Cecile Richards Talks Tech, Politics, And Planned Parenthood
The executive director of Planned Parenthood and daughter of former governor Ann Richards talks with ’Texas Monthly’ at SXSW.
Cecile Richards and SXSW are a good fit. The executive director of Planned Parenthood is a native Texan with deep ties to the state—her mom, Ann Richards, was the last Democratic governor of the state—and she’s increasingly interested in the role of tech as a way to increase her organization’s reach.
To that end, she spent Friday afternoon on a panel with Tumblr founder and CEO David Karp (who joined Planned Parenthood’s board of directors in 2014) as they talked about ways for people in the tech world can get involved in the political struggle Planned Parenthood faces. She and Karp unveiled a campaign to give observers in the tech industry the chance to take a side—#TechStandsWithPP—but the role of tech in Planned Parenthood’s mission goes beyond politics. Texas Monthly sat down with Richards to talk about what the tech community can offer, how the current political environment has changed Planned Parenthood’s aims for 2017 and beyond, and whether she sees herself following in her mom’s political footsteps.
Dan Solomon: The presidential election turned out differently than many people expected. If Hillary Clinton had won, what do you think you would be focusing on right now?
Cecile Richards: Oh my gosh, we were so excited, because really we had a whole plan to expand and really double down on birth control access. We’re really proud of the fact that we have the lowest teen pregnancy rate in our history, but it’s totally uneven. Our real big focus now is on equity—not only that birth control is a right, but on true, honest-to-God access, particularly for young women who live in a circumstance where they just don’t get that kind of care. We don’t even have to invent a new kind of birth control, we just have to get better at getting it to people who need it the most. To me, that was a huge opportunity, and we didn’t get to it [at the panel]. The opportunity that technology provides to reach people—we’re doing all kinds of experiments globally through mobile phones, letting people connect to a healthcare provider in their country.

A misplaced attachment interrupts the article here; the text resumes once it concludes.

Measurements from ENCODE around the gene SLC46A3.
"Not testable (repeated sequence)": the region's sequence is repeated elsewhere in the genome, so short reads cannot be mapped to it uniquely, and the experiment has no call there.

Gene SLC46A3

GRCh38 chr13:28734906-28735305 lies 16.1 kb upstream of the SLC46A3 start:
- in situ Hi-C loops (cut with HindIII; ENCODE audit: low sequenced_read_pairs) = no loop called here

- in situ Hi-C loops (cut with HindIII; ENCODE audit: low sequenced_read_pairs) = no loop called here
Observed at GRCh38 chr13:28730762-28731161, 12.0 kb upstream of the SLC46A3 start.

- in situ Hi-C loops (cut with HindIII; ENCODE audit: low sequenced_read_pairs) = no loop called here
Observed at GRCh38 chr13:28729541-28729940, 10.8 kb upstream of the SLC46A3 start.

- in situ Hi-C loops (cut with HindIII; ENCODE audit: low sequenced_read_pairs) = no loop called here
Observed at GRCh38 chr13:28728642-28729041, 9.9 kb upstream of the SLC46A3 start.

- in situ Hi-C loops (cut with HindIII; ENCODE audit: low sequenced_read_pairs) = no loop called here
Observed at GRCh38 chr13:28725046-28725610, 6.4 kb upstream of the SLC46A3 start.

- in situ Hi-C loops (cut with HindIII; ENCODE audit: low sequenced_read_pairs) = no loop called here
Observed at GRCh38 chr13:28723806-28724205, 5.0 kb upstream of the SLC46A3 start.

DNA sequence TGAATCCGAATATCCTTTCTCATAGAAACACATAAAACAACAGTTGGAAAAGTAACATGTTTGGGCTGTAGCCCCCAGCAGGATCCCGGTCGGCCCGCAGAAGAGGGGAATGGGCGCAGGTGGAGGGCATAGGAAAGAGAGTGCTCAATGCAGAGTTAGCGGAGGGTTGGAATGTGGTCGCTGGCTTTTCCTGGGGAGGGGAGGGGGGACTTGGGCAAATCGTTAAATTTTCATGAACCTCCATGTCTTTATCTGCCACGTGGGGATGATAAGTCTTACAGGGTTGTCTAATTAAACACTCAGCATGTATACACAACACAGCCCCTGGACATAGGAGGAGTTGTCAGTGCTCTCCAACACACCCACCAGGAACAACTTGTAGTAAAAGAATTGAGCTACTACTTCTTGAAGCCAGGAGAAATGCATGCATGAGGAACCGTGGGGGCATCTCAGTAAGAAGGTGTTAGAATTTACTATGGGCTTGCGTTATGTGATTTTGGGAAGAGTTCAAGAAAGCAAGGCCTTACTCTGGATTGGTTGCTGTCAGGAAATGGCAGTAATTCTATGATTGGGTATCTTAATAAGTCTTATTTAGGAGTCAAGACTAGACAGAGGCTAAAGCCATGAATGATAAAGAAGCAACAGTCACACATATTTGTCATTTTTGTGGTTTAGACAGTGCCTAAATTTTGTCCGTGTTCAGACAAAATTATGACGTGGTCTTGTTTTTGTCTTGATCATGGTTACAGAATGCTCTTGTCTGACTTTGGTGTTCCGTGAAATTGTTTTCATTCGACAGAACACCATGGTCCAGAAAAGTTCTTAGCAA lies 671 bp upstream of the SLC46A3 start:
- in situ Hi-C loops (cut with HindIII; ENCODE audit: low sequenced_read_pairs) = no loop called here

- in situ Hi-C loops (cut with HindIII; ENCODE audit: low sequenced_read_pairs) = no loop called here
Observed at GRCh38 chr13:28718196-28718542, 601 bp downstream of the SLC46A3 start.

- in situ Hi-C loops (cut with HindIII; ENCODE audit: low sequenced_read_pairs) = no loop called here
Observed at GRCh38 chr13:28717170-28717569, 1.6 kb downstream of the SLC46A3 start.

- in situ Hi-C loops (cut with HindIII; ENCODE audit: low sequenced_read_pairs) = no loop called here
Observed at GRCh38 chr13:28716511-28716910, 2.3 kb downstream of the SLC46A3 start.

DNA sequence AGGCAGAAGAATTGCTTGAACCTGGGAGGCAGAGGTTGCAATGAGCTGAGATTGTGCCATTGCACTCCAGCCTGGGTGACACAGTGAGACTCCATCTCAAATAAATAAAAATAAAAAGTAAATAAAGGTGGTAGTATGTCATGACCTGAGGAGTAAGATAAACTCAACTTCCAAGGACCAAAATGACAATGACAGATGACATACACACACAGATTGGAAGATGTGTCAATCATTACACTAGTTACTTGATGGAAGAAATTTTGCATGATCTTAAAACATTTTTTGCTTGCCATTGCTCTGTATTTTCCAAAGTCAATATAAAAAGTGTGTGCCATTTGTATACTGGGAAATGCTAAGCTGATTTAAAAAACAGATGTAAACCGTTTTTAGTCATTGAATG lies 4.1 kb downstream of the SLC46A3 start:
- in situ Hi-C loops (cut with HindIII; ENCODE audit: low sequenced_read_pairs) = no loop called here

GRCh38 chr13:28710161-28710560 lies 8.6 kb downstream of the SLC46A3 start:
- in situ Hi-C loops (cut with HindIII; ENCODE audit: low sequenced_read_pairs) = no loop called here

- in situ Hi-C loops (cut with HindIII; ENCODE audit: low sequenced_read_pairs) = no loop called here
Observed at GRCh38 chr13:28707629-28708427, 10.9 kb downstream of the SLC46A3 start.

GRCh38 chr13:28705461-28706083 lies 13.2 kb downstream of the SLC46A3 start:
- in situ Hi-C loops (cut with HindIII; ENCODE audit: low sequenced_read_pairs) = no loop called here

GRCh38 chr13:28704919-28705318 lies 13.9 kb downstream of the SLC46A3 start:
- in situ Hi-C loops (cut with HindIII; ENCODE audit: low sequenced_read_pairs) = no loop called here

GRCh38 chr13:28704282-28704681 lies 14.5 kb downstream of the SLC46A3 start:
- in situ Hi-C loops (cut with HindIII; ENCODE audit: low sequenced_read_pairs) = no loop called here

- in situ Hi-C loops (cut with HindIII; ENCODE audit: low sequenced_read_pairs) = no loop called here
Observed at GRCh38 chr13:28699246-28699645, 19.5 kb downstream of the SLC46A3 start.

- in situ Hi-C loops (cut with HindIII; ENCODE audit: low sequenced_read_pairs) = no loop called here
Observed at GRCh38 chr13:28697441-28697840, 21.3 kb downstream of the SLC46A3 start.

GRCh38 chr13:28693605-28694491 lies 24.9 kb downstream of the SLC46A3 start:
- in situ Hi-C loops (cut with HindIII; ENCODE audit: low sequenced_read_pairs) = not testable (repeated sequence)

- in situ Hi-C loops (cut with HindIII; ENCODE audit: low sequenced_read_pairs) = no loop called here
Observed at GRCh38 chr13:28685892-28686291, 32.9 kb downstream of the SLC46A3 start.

DS: What’s it like to find yourself playing defense instead?
CR: Some people may not still have gotten over the election, but the morning after, Planned Parenthood folks woke up and opened their doors to centers all over this country, because people were still counting on us. I wish we could be doing more to expand access. But right now, every single day that we stay open, a thousand plus people get health care. That allows you to stay highly motivated. The other piece of it is, because I don’t think we’re only on defense, we’ve never been stronger in terms of the people, literally millions of people, coming in support of Planned Parenthood, in support of women’s rights. They had no idea that so much was at stake. It has been exciting to see how many people are really getting involved in being public participants. Calling their member of Congress, marching, taking place in town hall meetings. Maybe this is what it took.
DS: Do you think all of this mobilization offers opportunities to accomplish things that you haven’t been able to?
CR: It’s hard to say. I think it’s really Congress, in many ways, that is more the barrier. I think the Trump administration is probably not the major focus, and Congress is really where all the health care challenges are going to be. I think there are opportunities for progress, but they’re primarily going to be by getting around the political system and in some ways finding partners who can be more disruptive in this field, like technology. I was really excited to come to SXSW. You really can’t stop the march of some kinds of progress. We’re now selling birth control online in many states. Even in remote access places, getting patients who can use telemedicine to actually get care from clinicians. I do think there are all kinds of opportunity that technology is providing that it’s going to be hard for even this government to slow down.